Axing this algorithm from search results was Google’s way to provide a more unified experience to its users. But while Google is most people’s search engine of choice, implementing authorship markup is still recommended. This is not for the sake of Google, but for other search engines who take this into account, while also supporting the article’s validity by putting the author’s name on the line to improve article readership.
After months of buzzing about, Google has unveiled its plan to help secure websites a slight ranking boost with its HTTPS/SSL Update. The announcement was in Aug. 6, 2014, five months after Matt Cutts said that he’d want SSL to be a part of the ranking in Google’s overall search algorithm.
Google is making Cutts’ wish a reality by implementing this HTTP/SSL Update which offers minor prioritization for websites with secure HTTPS/SSL encryption. If you’re going from HTTP to HTTPS, you may expect a small ranking boost. The update’s weight is probably just a fraction of what other signals like high-quality content carry, but it has its benefits nonetheless.
Google emphasizes that the update will start out small. The impact according to Google is less than 1% of global searches. The update is probably in its beta phase but Google may have plans to strengthen it if more positive results are seen. It is also the search engine’s way to encourage other webmasters to switch to a more secure encryption to keep everyone safe on the web.
Before implementing the HTTPS/SSL Update for your website, however, carefully thinking it through is imperative since the update may put your website traffic at risk.
Unveiled in 2011, Google’s Panda Update was a way to prevent websites with poor quality content such as scraper sites, content farms and those with shallow content from climbing their way to the top of the search results.
The search filter is updated continually to ensure that sites that weren’t hit before couldn’t escape. There are still some who make the right changes at the right time to bypass the updates, but Google seems like it’s working double time.
Back on May 19, 2014, Google rolled a major Panda update which impacted about 7.5% of English searches. Dubbed as Panda 4.0, the tweak was believed to cover the algorithm as well as a data refresh which definitely caused some mayhem for many low-quality websites.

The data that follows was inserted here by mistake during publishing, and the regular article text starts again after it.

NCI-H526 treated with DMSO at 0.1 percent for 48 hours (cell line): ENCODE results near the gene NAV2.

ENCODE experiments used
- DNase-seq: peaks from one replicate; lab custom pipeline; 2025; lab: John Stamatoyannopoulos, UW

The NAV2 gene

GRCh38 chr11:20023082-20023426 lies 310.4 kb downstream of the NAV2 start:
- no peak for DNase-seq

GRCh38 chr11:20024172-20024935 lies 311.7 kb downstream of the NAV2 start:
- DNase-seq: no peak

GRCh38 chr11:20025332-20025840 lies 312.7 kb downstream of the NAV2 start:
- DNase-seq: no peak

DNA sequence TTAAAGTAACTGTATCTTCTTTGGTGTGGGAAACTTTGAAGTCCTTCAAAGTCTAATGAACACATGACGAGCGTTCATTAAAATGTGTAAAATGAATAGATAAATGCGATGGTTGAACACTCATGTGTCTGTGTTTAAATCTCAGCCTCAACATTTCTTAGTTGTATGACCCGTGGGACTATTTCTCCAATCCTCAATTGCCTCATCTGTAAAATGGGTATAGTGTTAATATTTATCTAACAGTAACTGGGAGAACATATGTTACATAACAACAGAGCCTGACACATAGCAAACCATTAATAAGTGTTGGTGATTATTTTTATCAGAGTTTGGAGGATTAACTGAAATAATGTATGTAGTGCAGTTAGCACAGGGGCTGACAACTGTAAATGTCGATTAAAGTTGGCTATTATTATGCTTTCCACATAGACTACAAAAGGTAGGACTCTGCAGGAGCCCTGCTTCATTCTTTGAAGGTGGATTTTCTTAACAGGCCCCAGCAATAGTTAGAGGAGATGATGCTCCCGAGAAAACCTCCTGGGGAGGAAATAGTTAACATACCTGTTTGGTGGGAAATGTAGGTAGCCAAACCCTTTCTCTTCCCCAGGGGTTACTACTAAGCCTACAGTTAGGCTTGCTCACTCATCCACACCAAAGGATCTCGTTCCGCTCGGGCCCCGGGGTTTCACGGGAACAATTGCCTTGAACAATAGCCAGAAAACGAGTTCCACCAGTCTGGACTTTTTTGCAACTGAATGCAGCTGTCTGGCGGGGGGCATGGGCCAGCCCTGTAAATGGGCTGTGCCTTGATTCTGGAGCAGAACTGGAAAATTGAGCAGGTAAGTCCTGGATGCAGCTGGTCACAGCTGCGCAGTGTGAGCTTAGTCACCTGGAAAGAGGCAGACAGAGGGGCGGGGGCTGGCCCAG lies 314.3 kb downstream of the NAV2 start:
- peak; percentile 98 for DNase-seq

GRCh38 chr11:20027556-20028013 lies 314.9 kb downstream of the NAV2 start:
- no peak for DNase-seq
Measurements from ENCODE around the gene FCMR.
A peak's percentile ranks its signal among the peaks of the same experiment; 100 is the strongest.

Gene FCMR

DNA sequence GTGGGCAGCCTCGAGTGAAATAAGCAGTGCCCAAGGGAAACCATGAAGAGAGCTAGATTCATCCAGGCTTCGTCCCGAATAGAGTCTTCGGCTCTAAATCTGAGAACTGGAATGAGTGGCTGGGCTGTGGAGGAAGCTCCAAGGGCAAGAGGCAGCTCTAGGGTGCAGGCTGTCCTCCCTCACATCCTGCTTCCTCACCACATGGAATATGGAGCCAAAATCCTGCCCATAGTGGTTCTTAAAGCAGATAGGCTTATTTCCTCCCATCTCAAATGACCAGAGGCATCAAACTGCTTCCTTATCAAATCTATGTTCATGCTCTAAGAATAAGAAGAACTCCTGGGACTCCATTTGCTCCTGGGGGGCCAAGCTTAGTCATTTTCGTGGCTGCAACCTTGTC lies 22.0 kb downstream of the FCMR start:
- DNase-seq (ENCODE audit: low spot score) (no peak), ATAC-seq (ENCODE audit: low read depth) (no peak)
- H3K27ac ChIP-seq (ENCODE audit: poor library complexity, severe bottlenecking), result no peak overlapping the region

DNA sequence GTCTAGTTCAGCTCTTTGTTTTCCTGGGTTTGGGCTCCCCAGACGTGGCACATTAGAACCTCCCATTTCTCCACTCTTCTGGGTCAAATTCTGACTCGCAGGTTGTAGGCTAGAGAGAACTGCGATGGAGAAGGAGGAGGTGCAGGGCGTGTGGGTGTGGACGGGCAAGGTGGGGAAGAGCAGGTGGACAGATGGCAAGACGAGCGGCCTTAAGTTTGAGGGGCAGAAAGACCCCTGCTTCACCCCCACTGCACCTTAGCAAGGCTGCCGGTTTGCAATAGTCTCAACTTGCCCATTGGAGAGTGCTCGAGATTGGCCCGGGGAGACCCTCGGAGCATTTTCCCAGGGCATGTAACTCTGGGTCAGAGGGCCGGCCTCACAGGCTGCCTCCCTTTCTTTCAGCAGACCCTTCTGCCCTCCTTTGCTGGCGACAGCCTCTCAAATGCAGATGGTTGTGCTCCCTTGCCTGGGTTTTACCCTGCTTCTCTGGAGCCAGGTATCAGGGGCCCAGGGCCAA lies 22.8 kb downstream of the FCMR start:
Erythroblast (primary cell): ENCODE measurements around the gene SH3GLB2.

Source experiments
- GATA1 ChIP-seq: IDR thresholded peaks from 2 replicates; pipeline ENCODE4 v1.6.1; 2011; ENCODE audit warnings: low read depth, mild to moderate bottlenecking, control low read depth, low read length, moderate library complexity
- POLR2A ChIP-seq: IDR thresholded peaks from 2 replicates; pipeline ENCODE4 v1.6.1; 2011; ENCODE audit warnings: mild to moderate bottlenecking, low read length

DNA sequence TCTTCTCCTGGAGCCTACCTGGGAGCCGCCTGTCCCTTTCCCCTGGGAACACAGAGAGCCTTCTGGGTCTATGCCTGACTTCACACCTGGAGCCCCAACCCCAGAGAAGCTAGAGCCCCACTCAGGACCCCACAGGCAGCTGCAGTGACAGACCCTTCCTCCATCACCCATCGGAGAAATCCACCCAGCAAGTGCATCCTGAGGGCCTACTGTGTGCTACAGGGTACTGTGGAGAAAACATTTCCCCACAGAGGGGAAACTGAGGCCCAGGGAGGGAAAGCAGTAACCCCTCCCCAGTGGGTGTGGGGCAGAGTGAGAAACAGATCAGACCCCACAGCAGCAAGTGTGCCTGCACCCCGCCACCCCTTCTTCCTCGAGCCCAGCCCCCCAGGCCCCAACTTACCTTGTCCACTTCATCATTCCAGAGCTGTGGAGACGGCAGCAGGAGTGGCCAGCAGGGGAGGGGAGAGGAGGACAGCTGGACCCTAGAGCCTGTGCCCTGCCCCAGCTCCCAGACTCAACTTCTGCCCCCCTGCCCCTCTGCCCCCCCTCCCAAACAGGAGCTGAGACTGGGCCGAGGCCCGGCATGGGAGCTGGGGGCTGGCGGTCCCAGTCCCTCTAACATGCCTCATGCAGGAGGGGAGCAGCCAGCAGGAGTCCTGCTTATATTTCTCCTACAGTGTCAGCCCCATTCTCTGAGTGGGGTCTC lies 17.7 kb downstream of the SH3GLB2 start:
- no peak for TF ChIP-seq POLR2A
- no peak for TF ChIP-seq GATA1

The updates do not stop with Panda 4.0. Just four months after the major tweak, Google followed it up with another significant Panda update. The Panda 4.1, the 27th update to the algorithm, rolled out last Sep. 23, 2014. This one involves an algorithm component which is believed to have impacted about 3 to 5 percent of searches. Just like the previous update, Panda 4.1 prioritizes websites with in-depth and well-researched content as well as easy-to-read and lengthy content.
This latest update is believed to be more precise in giving smaller websites with high-quality content a chance to rank better in Google searches. Websites with poor content, however, are penalized from ranking on top of the results.
Launched in April 2012, the Google Penguin Update was implemented to catch spammy websites. These are websites that buy links (DoFollow) or use links from networks as their way to boost their Google rankings. This update also covers link farms/FFA links and websites which over optimizes their anchor texts.
Google, over the years, have released five updates to the Penguin algorithm. Penguin 1.0 was launched in Apr. 24, 2012 then updated within the same year twice on May 25 and Oct. 5, 2012. Penguin 2.0 was rolled out on May 22, 2013, and another update came about in Oct. 4, 2013. The last update was given the name Penguin 2.1 which was believed as primarily a data update rather than a major tweak. Some webmasters, however, have cried foul and have been hit really hard.
Ten months down the road after the fifth update, webmasters are complaining. There’s still no update to the Penguin algorithm which has left many websites practically toast despite link cleanup. The lengthy period between the next anticipated Penguin update may be attributed to the fact that Penguin requires a complete rerun according to Mueller.